The Diamondbacks have a balance problem and balance is important, at least to a degree. We hear time and again that teams seek to keep a mixture of right and left-handed bats in the lineup because, as we know, platoon splits are very real and very common. Righties usually hit lefties well and lefties, righties. This is not startling news by any means and, if you been keeping track of things, you may have noticed that the team is full of right-handed hitters at the moment. Take a look.

Lineup 1

That’s a lot of righties. That’s not a lot of lefties. Cliff Pennington is a switch-hitter but will be a bench player. Jake Lamb is a lefty but, with Yasmany Tomas scheduled to play third and having just had $68.5 million invested in him, it doesn’t look like he’ll get a ton of at-bats. David Peralta and Ender Inciarte have been scheduled to play the same position, meaning only one them can be in the lineup at one point in time. A quick look at the depth chart reveals that only one lefty should be in the lineup more often than not, and that’s Peralta. Everyone else will stand in the right-handed batter’s box.

But it can be a little misleading to just judge the team’s balance on handedness alone. Instead, it’s probably best to look at how each player performs against each type of pitching and judge their performance. Not everyone shows a large platoon split, after all. Listed below is the performance of each hitter against righties and lefties from 2014, plus a judgment based on multiple years of performance (if available).

Lineup 2

We can see some major splits from Peralta, Trumbo, Lamb and Ross. There are some smaller or less consistent splits from Pollock, Hill and Owings. Goldy hits everything at a high level and Gosewisch doesn’t hit anything at all. We don’t know about Tomas but given his limited exposure against quality lefties in Cuba, I’d venture a guess that he’s in for a rude awakening, at least at first. There are a few balanced hitter but some have very small track records in the minors and we just can’t bet on those yet. This team is engineered to hit left-handed pitching far better than right-handers and once Tomas is inserted, that should be exacerbated.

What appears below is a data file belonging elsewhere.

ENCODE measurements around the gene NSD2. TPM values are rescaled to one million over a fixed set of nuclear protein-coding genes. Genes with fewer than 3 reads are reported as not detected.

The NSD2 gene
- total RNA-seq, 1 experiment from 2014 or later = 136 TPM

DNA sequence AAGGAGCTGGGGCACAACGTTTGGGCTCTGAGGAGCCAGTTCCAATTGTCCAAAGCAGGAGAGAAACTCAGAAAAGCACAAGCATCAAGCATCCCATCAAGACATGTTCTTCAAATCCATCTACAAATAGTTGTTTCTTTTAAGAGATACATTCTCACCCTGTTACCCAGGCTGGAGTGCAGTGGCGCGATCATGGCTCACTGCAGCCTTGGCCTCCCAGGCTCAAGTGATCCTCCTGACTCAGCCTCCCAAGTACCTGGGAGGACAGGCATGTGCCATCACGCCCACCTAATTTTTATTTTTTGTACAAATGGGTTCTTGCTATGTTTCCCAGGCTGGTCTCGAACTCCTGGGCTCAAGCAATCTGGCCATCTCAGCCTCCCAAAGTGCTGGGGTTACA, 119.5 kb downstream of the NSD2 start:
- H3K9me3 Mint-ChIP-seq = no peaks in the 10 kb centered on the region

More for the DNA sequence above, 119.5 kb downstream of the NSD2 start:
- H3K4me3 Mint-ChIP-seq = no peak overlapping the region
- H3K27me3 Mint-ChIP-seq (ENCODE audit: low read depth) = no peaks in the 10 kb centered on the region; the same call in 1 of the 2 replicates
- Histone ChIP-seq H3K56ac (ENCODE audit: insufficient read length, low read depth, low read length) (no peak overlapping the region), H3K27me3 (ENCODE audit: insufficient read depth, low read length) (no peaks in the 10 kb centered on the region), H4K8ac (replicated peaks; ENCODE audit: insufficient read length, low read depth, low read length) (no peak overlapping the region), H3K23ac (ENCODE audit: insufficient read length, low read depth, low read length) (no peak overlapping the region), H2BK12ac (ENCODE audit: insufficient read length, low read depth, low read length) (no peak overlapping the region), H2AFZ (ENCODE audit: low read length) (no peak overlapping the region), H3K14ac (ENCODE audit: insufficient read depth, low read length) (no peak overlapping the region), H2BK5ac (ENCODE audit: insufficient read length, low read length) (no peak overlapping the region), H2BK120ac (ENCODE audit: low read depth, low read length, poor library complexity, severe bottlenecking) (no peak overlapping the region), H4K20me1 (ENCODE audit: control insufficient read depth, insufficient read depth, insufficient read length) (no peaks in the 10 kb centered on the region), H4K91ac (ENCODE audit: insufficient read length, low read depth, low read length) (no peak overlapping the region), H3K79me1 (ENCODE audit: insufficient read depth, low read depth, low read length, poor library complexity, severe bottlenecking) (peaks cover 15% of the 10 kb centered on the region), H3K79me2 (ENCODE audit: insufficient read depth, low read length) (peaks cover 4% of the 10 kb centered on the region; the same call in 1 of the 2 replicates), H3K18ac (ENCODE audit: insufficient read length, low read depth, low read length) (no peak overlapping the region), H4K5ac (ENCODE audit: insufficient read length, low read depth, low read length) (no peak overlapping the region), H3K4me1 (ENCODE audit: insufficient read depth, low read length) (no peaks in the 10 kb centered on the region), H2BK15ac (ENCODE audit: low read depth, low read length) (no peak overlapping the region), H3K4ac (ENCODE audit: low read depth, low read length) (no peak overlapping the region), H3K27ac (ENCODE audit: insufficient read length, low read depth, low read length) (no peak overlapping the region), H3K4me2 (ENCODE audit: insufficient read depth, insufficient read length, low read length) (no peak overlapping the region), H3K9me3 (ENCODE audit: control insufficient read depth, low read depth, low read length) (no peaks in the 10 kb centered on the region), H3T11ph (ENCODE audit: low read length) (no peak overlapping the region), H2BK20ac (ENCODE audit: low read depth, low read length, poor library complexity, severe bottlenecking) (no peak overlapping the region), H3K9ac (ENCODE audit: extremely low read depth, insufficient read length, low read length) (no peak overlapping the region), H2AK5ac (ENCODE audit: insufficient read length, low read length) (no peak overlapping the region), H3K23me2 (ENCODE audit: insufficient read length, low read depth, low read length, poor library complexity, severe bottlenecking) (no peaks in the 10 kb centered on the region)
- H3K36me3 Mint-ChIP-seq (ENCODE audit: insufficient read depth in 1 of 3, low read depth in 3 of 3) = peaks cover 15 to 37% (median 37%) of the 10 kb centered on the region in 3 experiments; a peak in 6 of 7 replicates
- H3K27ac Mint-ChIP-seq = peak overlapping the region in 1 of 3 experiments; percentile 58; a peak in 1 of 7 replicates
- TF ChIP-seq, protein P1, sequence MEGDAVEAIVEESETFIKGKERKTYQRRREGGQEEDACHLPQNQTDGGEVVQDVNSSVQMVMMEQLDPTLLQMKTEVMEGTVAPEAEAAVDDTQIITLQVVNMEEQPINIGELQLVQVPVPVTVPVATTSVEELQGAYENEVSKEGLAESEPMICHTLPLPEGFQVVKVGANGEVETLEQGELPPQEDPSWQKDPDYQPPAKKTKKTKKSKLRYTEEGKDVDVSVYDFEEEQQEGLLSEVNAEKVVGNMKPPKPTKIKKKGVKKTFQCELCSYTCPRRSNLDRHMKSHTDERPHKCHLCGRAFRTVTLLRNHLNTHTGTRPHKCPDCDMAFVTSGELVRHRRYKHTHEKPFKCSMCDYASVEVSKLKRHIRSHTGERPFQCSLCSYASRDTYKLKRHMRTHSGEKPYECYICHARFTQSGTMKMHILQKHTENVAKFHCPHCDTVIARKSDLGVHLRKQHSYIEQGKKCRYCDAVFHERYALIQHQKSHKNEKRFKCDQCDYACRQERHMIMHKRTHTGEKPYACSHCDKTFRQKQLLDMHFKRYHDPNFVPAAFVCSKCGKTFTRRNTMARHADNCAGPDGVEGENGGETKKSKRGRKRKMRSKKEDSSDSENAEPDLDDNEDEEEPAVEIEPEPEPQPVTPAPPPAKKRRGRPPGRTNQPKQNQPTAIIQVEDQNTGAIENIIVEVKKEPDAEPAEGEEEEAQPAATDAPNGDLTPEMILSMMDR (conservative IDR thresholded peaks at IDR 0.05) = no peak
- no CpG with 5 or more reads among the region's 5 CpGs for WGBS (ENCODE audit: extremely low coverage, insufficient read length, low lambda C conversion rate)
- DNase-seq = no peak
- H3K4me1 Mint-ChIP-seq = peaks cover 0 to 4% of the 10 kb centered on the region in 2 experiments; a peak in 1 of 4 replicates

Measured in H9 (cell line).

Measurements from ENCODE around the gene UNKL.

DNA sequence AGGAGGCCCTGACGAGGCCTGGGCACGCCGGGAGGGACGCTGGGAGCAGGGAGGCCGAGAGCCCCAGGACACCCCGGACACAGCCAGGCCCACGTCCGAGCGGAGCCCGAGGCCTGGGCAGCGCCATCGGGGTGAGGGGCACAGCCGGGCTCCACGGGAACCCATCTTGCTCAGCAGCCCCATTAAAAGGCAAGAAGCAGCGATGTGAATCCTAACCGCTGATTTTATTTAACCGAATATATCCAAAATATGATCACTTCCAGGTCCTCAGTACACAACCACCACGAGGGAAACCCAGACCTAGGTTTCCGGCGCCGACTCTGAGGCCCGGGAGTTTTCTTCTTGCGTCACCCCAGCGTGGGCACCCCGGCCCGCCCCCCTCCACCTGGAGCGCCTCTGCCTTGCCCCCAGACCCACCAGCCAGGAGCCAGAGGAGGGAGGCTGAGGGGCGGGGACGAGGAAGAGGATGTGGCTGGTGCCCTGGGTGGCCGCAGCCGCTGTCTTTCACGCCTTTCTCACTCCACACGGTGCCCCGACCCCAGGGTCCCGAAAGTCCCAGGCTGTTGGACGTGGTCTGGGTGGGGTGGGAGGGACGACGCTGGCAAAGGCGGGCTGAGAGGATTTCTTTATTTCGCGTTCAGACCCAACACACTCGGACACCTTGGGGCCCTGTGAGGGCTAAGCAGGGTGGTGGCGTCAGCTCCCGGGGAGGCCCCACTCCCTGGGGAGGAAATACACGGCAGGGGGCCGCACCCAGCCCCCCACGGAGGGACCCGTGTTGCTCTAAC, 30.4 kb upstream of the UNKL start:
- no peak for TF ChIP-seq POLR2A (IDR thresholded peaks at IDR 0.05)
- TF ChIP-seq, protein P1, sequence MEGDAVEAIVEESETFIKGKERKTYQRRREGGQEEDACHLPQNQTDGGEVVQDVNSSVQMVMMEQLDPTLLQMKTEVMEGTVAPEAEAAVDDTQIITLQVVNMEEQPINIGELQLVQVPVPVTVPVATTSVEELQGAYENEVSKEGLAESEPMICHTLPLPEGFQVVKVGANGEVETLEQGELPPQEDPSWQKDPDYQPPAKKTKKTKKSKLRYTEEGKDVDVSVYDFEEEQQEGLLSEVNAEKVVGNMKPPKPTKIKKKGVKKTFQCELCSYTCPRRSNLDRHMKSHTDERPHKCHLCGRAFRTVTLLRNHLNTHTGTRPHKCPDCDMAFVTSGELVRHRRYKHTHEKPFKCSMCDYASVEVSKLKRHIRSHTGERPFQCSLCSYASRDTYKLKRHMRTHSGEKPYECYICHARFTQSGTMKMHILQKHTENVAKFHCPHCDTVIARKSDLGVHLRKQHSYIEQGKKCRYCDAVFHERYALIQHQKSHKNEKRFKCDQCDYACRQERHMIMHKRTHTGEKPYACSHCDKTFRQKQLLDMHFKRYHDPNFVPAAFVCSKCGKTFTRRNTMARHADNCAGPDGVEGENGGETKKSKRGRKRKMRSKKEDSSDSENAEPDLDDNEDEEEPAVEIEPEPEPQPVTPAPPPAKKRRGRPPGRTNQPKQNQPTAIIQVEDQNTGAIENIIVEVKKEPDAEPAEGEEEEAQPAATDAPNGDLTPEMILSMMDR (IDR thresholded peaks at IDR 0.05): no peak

As we’ve talked at length, however, the Diamondbacks aren’t done wheeling and dealing. They have already explored opportunities add left-handed bats (Andre Ethier for Montero was a poorly-kept secret) and will likely try hard to add the balance they need before the season ends. The question is who do they replace? Goldschmidt and Pollock aren’t going anywhere, Peralta already hits lefty and Chris Owings is the everyday shortstop. Third base is Yasmany Tomas’ for now even if he starts in the minors. Cody Ross will be impossible to trade and actually makes for a very nice platoon partner for Peralta in left and super-utility outfielder Enciarte is a valuable left-handed bat.